The scientists’ efforts date to 2005; their finding of the Fragile X granules was “serendipity,” Fallon said. The original focus was on developing an improved method for visualizing where Fragile X protein sits in the brain. That new visualization method led to the discovery of the granules.

The work was supported by the National Institutes of Health and FRAXA, the Fragile X Research Foundation.

Mark Hollmer | EurekAlert!
Further information:
http://www.brown.edu

More articles from Life Sciences:

nachricht One step closer to reality
20.04.2018 | Max-Planck-Institut für Entwicklungsbiologie

nachricht The dark side of cichlid fish: from cannibal to caregiver
20.04.2018 | Veterinärmedizinische Universität Wien

All articles from Life Sciences >>>

The most recent press releases about innovation >>>

Die letzten 5 Focus-News des innovations-reports im Überblick:

Im Focus: Spider silk key to new bone-fixing composite

University of Connecticut researchers have created a biodegradable composite made of silk fibers that can be used to repair broken load-bearing bones without the complications sometimes presented by other materials.

Repairing major load-bearing bones such as those in the leg can be a long and uncomfortable process.

Im Focus: Writing and deleting magnets with lasers

Study published in the journal ACS Applied Materials & Interfaces is the outcome of an international effort that included teams from Dresden and Berlin in Germany, and the US.

Scientists at the Helmholtz-Zentrum Dresden-Rossendorf (HZDR) together with colleagues from the Helmholtz-Zentrum Berlin (HZB) and the University of Virginia...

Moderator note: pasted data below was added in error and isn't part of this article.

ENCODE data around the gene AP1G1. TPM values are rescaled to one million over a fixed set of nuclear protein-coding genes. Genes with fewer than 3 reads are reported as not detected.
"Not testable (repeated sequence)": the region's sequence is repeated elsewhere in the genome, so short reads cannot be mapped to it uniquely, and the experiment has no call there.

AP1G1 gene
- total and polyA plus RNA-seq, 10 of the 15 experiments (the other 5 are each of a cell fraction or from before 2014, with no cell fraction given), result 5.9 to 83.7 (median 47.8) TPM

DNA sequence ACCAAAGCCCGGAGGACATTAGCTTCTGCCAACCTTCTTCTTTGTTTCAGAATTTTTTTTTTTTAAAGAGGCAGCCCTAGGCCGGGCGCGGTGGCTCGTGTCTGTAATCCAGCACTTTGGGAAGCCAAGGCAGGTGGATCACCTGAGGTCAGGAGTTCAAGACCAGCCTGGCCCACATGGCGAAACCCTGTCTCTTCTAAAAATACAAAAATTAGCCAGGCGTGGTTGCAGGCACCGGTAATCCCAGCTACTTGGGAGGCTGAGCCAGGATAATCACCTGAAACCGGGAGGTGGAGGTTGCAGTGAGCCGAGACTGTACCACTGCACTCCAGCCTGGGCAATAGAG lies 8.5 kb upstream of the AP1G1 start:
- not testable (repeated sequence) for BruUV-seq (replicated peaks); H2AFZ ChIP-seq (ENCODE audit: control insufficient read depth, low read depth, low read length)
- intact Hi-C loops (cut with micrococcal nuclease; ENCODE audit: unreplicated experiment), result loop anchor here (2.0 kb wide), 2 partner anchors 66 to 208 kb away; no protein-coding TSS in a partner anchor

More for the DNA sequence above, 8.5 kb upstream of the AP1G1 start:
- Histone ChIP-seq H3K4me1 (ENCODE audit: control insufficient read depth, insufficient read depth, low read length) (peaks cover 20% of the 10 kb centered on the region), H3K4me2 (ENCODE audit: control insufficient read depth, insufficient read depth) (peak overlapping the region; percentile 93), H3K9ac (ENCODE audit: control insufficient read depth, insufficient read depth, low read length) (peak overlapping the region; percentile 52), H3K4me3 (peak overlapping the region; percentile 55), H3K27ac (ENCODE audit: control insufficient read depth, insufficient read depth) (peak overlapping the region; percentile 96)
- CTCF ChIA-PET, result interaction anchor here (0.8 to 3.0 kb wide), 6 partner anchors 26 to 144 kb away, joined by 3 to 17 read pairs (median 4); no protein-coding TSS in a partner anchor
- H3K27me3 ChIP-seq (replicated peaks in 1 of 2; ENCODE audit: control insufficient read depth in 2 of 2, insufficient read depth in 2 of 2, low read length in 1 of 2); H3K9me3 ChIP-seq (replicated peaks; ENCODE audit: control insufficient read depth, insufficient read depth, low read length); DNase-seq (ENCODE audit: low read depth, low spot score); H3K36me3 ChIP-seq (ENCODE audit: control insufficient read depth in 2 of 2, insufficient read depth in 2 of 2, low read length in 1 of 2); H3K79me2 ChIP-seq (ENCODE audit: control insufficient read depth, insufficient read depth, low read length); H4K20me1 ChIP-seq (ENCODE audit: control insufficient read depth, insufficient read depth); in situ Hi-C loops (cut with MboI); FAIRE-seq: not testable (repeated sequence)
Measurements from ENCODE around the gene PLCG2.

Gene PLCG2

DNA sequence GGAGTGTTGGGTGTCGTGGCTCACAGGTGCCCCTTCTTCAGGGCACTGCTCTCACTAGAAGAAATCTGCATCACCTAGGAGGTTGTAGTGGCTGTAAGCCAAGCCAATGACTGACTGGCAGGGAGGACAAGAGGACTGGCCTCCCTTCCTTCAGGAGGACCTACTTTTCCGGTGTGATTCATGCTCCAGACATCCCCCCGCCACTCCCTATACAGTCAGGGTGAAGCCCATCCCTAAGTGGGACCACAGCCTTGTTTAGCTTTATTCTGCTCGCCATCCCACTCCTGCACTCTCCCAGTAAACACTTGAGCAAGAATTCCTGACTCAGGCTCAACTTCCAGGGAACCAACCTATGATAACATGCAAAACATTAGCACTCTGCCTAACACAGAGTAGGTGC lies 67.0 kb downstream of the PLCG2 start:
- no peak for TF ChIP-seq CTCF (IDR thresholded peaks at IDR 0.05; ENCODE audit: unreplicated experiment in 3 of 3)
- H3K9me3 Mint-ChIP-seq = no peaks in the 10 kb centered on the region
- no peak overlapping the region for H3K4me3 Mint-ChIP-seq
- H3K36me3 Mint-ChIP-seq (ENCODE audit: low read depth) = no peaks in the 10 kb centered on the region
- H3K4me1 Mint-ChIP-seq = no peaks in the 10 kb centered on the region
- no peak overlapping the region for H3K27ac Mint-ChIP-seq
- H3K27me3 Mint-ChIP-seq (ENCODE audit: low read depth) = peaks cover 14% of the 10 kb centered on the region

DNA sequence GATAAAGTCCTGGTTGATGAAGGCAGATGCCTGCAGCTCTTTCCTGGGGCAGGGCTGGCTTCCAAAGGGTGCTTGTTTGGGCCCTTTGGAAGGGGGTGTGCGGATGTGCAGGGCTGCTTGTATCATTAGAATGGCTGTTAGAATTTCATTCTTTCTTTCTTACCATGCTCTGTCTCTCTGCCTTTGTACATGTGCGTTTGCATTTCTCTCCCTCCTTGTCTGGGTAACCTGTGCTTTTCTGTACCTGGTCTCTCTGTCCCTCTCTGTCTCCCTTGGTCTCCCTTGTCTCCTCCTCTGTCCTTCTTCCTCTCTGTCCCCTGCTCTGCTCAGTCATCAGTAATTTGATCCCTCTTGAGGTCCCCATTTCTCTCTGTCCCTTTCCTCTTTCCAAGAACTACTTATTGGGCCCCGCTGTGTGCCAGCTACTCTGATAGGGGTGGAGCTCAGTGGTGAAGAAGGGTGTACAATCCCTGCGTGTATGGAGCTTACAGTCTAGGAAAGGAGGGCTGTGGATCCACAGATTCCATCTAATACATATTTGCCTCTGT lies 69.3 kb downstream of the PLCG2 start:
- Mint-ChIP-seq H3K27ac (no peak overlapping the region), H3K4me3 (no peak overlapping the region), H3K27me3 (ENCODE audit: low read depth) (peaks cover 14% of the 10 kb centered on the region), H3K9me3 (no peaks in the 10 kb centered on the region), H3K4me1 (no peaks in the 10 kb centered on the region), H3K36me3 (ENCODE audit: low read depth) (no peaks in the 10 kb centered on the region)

Im Focus: Gamma-ray flashes from plasma filaments

Novel highly efficient and brilliant gamma-ray source: Based on model calculations, physicists of the Max PIanck Institute for Nuclear Physics in Heidelberg propose a novel method for an efficient high-brilliance gamma-ray source. A giant collimated gamma-ray pulse is generated from the interaction of a dense ultra-relativistic electron beam with a thin solid conductor. Energetic gamma-rays are copiously produced as the electron beam splits into filaments while propagating across the conductor. The resulting gamma-ray energy and flux enable novel experiments in nuclear and fundamental physics.

The typical wavelength of light interacting with an object of the microcosm scales with the size of this object. For atoms, this ranges from visible light to...

Im Focus: Basel researchers succeed in cultivating cartilage from stem cells

Stable joint cartilage can be produced from adult stem cells originating from bone marrow. This is made possible by inducing specific molecular processes occurring during embryonic cartilage formation, as researchers from the University and University Hospital of Basel report in the scientific journal PNAS.

Certain mesenchymal stem/stromal cells from the bone marrow of adults are considered extremely promising for skeletal tissue regeneration. These adult stem...

Im Focus: Like a wedge in a hinge

Researchers lay groundwork to tailor drugs for new targets in cancer therapy

In the fight against cancer, scientists are developing new drugs to hit tumor cells at so far unused weak points. Such a “sore spot” is the protein complex...

All Focus news of the innovation-report >>>

Anzeige

Anzeige

VideoLinks
Industry & Economy
Event News

Invitation to the upcoming "Current Topics in Bioinformatics: Big Data in Genomics and Medicine"

13.04.2018 | Event News

Unique scope of UV LED technologies and applications presented in Berlin: ICULTA-2018

12.04.2018 | Event News

IWOLIA: A conference bringing together German Industrie 4.0 and French Industrie du Futur

09.04.2018 | Event News

 
Latest News

Magnetic nano-imaging on a table top

20.04.2018 | Physics and Astronomy

Start of work for the world's largest electric truck

20.04.2018 | Interdisciplinary Research

Atoms may hum a tune from grand cosmic symphony

20.04.2018 | Physics and Astronomy

VideoLinks
Science & Research
Overview of more VideoLinks >>>